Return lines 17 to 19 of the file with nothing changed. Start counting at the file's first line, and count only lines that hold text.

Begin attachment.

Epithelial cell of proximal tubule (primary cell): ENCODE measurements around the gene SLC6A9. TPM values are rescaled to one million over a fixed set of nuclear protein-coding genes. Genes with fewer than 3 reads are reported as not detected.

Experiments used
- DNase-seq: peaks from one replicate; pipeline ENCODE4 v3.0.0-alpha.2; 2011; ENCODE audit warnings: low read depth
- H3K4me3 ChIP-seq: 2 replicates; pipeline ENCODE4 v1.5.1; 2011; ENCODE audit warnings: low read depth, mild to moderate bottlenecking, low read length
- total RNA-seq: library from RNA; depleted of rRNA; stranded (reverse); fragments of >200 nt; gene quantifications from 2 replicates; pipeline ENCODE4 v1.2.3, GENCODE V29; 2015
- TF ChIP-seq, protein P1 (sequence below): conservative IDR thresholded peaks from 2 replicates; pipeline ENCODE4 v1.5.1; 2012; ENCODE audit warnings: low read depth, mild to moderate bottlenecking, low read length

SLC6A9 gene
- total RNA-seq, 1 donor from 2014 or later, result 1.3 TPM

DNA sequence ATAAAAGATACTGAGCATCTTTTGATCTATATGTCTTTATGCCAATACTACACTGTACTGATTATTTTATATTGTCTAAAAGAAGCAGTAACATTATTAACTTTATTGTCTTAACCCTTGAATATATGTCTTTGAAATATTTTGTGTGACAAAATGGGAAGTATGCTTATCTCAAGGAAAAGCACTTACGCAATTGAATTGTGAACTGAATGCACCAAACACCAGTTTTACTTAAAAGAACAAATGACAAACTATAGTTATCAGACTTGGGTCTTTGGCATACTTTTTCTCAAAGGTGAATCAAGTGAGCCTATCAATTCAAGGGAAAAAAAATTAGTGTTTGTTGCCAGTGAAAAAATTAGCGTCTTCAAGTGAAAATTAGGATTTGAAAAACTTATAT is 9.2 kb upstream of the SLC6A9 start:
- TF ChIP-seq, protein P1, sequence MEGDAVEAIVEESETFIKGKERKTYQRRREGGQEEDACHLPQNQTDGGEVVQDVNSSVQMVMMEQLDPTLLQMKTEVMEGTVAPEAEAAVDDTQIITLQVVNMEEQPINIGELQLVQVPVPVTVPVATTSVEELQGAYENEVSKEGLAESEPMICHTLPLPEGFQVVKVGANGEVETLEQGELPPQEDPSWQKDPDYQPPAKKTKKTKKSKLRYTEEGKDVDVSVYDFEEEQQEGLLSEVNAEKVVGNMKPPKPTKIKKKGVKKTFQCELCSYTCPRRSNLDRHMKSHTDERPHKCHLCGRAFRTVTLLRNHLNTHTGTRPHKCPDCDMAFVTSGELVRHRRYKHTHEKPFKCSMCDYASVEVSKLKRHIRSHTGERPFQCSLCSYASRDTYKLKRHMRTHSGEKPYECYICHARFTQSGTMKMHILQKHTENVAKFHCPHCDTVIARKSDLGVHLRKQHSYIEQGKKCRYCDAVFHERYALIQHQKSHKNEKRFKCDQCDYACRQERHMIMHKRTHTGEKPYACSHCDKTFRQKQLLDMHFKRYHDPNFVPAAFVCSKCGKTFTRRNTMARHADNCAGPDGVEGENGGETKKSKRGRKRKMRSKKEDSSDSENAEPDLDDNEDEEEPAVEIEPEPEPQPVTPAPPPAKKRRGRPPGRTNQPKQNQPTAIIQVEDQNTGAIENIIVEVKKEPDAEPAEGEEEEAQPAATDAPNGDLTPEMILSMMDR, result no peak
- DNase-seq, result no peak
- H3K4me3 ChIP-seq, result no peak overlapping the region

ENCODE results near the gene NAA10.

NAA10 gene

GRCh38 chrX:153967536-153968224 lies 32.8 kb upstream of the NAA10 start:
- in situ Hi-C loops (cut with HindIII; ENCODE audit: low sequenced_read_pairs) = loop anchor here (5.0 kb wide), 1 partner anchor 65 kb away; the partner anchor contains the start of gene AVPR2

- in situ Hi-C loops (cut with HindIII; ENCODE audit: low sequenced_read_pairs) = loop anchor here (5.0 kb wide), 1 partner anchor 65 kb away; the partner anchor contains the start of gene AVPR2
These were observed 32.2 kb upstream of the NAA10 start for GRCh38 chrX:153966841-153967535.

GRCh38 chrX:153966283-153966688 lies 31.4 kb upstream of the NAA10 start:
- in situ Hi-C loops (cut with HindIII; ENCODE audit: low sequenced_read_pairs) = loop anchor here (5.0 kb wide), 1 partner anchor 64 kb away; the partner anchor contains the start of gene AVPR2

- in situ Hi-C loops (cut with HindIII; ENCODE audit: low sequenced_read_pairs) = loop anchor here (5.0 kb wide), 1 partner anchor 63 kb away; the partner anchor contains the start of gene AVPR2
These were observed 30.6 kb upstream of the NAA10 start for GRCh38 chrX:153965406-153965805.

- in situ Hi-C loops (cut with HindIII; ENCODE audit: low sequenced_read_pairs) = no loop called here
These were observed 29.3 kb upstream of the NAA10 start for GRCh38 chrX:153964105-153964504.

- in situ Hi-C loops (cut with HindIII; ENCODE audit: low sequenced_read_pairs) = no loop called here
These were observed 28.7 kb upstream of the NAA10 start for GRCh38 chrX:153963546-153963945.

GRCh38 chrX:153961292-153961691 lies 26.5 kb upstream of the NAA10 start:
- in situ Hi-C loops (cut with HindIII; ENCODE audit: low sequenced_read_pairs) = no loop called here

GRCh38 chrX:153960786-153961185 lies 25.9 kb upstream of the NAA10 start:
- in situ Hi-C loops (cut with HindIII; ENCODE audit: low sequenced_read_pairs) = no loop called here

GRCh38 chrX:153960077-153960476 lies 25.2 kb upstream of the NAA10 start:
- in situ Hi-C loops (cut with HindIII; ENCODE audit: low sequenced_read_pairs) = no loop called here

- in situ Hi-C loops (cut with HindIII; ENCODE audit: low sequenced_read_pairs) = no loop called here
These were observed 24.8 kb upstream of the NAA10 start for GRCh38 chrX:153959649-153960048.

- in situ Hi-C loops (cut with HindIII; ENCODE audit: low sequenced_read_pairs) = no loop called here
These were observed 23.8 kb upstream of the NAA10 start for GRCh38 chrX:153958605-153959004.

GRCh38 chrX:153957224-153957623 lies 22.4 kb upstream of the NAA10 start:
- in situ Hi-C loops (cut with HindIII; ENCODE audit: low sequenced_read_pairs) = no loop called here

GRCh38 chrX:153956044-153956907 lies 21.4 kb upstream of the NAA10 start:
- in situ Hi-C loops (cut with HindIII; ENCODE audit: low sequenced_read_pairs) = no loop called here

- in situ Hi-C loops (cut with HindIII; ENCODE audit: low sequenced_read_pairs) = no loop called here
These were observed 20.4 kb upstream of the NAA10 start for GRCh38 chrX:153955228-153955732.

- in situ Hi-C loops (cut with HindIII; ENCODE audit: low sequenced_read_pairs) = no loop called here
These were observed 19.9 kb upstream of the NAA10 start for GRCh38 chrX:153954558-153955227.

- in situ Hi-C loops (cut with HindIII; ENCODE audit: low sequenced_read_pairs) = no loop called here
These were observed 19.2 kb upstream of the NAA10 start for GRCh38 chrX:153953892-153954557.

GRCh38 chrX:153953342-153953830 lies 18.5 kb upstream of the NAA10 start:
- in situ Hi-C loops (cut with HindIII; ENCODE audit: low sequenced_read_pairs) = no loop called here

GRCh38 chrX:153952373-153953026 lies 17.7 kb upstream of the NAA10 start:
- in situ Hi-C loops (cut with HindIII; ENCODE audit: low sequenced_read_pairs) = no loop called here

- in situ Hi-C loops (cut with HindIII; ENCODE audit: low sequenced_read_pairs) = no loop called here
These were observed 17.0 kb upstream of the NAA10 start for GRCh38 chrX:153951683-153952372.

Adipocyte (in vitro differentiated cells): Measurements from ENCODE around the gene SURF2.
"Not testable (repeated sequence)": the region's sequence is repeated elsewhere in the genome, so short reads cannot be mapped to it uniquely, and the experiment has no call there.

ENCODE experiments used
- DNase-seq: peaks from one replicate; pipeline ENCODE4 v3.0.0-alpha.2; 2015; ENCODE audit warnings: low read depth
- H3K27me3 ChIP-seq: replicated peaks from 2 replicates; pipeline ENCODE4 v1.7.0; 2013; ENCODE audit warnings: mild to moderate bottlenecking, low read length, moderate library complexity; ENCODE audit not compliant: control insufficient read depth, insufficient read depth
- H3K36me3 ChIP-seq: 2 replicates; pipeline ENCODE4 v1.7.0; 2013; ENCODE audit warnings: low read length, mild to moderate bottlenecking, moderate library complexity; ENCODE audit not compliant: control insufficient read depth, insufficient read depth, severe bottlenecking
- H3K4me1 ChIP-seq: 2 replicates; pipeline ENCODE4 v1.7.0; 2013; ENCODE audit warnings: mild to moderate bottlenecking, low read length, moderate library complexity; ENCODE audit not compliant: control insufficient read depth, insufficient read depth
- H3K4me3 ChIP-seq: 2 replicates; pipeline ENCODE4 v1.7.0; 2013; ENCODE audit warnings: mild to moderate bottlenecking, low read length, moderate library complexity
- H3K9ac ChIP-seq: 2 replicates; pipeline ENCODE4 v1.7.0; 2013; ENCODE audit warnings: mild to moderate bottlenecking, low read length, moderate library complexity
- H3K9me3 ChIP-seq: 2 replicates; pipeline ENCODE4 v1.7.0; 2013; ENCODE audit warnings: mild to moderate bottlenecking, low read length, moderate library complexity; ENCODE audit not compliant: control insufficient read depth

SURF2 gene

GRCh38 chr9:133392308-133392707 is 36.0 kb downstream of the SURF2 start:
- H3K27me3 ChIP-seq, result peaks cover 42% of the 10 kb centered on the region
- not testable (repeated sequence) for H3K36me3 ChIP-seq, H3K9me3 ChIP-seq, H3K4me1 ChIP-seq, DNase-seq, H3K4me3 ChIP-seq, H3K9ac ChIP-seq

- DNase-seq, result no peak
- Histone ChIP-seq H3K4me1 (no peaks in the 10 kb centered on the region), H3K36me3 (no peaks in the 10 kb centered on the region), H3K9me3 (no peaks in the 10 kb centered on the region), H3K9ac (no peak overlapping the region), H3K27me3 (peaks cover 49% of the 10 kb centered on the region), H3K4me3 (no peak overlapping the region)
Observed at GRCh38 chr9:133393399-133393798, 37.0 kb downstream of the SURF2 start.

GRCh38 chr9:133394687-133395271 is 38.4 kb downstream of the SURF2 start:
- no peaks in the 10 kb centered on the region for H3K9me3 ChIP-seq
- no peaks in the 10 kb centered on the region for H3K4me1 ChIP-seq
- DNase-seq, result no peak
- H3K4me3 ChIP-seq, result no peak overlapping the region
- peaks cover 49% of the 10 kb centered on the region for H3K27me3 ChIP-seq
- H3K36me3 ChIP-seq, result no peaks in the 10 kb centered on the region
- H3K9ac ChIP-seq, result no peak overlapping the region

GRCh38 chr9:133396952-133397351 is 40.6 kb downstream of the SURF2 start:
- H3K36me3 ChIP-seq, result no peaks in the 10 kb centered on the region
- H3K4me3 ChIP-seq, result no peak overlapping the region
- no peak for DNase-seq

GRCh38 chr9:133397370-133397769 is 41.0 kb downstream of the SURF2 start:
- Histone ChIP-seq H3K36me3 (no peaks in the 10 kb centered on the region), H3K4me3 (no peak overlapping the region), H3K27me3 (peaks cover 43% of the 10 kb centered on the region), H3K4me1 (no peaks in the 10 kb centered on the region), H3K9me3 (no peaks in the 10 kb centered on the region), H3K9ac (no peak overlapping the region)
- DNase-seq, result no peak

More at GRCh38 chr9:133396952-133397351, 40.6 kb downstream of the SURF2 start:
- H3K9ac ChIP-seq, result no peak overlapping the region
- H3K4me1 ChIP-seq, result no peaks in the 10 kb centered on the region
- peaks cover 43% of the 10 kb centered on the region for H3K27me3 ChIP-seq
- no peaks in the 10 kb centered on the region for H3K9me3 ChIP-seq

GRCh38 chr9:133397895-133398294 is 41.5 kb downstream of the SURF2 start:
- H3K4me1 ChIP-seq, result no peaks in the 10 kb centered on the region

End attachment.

- in situ Hi-C loops (cut with HindIII; ENCODE audit: low sequenced_read_pairs) = loop anchor here (5.0 kb wide), 1 partner anchor 65 kb away; the partner anchor contains the start of gene AVPR2
These were observed 32.2 kb upstream of the NAA10 start for GRCh38 chrX:153966841-153967535.

GRCh38 chrX:153966283-153966688 lies 31.4 kb upstream of the NAA10 start: